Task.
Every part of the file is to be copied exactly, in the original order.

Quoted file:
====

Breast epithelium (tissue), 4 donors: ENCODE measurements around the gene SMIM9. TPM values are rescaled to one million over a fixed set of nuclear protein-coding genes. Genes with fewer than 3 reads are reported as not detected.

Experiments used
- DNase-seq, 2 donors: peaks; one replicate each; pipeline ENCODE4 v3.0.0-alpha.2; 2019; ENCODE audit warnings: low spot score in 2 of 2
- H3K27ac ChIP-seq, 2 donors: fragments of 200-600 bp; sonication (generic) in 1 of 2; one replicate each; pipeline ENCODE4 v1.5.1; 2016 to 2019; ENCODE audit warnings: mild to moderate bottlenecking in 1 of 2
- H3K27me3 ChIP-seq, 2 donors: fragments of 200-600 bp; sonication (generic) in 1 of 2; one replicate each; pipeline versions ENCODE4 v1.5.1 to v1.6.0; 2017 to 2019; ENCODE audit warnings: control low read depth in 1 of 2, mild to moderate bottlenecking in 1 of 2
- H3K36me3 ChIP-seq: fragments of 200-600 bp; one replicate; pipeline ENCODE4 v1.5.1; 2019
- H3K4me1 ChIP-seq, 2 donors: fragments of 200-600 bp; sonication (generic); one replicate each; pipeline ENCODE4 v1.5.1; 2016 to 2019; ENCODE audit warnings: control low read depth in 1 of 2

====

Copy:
Breast epithelium (tissue), 4 donors: ENCODE measurements around the gene SMIM9. TPM values are rescaled to one million over a fixed set of nuclear protein-coding genes. Genes with fewer than 3 reads are reported as not detected.

Experiments used
- DNase-seq, 2 donors: peaks; one replicate each; pipeline ENCODE4 v3.0.0-alpha.2; 2019; ENCODE audit warnings: low spot score in 2 of 2
- H3K27ac ChIP-seq, 2 donors: fragments of 200-600 bp; sonication (generic) in 1 of 2; one replicate each; pipeline ENCODE4 v1.5.1; 2016 to 2019; ENCODE audit warnings: mild to moderate bottlenecking in 1 of 2
- H3K27me3 ChIP-seq, 2 donors: fragments of 200-600 bp; sonication (generic) in 1 of 2; one replicate each; pipeline versions ENCODE4 v1.5.1 to v1.6.0; 2017 to 2019; ENCODE audit warnings: control low read depth in 1 of 2, mild to moderate bottlenecking in 1 of 2
- H3K36me3 ChIP-seq: fragments of 200-600 bp; one replicate; pipeline ENCODE4 v1.5.1; 2019
- H3K4me1 ChIP-seq, 2 donors: fragments of 200-600 bp; sonication (generic); one replicate each; pipeline ENCODE4 v1.5.1; 2016 to 2019; ENCODE audit warnings: control low read depth in 1 of 2